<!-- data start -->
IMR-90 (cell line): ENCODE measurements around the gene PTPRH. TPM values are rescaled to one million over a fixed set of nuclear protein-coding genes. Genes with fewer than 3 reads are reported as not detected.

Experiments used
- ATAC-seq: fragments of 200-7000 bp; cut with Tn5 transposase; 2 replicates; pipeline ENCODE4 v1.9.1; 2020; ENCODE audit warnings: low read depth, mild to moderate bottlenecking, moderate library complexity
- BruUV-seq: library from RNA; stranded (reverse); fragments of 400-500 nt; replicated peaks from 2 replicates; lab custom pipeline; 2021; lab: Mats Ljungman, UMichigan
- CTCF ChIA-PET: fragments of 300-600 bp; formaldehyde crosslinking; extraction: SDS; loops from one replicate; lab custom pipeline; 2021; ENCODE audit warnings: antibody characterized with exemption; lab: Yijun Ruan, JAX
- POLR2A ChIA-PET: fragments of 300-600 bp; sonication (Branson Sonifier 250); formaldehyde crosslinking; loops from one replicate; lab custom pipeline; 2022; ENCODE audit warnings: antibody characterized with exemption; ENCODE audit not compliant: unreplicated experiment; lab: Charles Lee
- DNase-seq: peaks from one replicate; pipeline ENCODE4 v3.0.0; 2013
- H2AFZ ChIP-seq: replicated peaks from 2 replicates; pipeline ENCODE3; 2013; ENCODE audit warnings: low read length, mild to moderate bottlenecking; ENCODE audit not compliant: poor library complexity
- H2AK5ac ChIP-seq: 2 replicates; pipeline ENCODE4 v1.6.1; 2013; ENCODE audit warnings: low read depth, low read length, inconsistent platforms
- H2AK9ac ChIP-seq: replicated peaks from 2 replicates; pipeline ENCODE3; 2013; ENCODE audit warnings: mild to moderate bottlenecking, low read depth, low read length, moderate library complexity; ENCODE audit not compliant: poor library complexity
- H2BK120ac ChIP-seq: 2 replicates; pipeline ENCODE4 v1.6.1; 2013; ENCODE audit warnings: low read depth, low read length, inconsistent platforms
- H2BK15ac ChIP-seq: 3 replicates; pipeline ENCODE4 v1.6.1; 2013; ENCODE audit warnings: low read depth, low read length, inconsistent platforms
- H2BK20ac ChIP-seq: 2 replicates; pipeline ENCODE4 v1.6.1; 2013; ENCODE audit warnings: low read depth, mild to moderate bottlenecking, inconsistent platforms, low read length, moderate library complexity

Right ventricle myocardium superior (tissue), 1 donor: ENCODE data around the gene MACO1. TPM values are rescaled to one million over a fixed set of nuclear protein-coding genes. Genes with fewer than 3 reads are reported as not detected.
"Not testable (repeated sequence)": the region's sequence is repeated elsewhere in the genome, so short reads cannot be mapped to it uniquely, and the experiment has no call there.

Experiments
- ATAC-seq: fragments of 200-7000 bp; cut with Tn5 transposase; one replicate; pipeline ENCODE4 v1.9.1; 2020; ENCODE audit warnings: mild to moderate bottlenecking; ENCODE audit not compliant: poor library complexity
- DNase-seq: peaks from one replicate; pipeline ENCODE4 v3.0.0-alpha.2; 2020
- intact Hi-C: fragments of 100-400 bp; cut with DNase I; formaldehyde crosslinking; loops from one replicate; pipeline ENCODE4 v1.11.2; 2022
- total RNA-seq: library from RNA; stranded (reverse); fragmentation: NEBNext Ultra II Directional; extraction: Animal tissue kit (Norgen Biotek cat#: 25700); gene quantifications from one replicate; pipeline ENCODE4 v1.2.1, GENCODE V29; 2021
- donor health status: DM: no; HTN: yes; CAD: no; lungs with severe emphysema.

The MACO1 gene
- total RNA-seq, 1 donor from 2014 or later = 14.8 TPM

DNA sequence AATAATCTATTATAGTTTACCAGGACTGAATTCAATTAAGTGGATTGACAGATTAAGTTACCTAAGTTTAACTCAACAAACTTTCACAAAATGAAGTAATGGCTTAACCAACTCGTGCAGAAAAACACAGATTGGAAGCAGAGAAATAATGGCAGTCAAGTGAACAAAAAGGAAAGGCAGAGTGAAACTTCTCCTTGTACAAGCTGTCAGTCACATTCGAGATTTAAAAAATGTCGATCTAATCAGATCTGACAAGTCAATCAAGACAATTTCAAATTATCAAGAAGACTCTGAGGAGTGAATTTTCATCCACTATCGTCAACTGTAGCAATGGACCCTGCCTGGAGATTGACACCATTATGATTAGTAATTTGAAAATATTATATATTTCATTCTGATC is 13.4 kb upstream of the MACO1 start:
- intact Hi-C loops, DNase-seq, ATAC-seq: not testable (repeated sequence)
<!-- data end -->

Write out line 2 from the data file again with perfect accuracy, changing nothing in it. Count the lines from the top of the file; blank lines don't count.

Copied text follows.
Experiments used